Penthesilia, daughter of Otrere and Ares, accidentally killed Hippolyte and was purified by Priam. In battle she slew many, and amongst them Machaon, and was afterwards herself killed by Achilles, who fell in love with the Amazon after her death and slew Thersites for jeering at him.1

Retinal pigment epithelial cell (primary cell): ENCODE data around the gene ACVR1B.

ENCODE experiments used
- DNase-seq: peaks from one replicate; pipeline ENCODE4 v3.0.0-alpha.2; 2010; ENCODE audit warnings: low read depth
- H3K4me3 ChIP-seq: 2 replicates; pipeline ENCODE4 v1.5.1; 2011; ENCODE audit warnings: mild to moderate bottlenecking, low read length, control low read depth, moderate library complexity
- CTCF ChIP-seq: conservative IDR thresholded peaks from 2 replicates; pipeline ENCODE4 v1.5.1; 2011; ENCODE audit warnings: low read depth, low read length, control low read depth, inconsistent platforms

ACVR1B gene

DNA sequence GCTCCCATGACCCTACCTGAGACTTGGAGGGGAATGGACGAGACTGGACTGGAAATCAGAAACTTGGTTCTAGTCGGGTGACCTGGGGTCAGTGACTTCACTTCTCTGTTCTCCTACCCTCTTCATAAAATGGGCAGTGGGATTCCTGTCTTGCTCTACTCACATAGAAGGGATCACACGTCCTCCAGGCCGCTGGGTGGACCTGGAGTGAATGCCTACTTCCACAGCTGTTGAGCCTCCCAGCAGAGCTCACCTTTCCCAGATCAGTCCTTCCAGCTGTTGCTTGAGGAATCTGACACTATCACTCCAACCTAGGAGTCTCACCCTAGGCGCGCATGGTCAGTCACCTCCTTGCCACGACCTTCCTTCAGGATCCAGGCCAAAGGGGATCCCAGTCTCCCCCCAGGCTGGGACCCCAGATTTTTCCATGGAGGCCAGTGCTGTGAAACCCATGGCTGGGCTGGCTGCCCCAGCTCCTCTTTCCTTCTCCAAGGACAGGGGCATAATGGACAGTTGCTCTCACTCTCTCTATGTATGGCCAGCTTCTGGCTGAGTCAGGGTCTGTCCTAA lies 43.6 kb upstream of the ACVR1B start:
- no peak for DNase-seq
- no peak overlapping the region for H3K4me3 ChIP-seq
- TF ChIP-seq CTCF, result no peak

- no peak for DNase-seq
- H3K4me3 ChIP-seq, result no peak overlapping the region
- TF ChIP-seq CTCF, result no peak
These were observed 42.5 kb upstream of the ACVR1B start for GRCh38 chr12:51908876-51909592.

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1 These events were narrated in the Aethiopis of Arctinus, as we learn from the summary of that poem drawn up by Proclus. See Epicorum Graecorum Fragmenta, ed. G. Kinkel, p. 33. Compare Diod. 2.46.5; Quintus Smyrnaeus, Posthomerica i.18ff., 227ff., 538ff.; Tzetzes, Posthomerica 6ff., 100ff., 136ff.; Tzetzes, Scholiast on Lycophron 999; Dictys Cretensis iv.2ff. Quintus Smyrnaeus explains more fully than Apollodorus the reason why Penthesilia came to Troy （Posthomerica i.18ff.）. Aiming at a deer in the chase, she had accidentally killed her sister Hippolyte with her spear, and, haunted by the Furies of the slain woman, she came to Troy to be purified from her guilt. The same story is told more briefly by Diodorus Siculus. According to Tzetzes, Scholiast on Lycophron 999, Thersites excited the wrath of Achilles, not only by his foul accusations, but by gouging out the eyes of the beautiful Amazon. In the Aethiopis it was related how, after killing the base churl, Achilles sailed to Lesbos and was there purified from the guilt of murder by Ulysses, but not until he had offered sacrifice to Apollo, Artemis, and Latona. See Proclus, in Epicorum Graecorum Fragmenta, ed. G. Kinkel, p. 33. The mother of Penthesilia is named Otrere （Otrera） by Tzetzes, Scholiast on Lycophron 997 and Hyginus, Fab. 112, in agreement with Apollodorus. Machaon is usually said to have been killed by Eurypylus, and not, as Apollodorus says, by Penthesilia. See Paus. 3.26.9; Quintus Smyrnaeus, Posthomerica vi.390ff.; Tzetzes, Posthomerica 520ff.; Hyginus, Fab. 113. From Paus. 3.26.9 we learn that Eurypylus, not Penthesilia, was represented as the slayer in the Little Iliad of Lesches.
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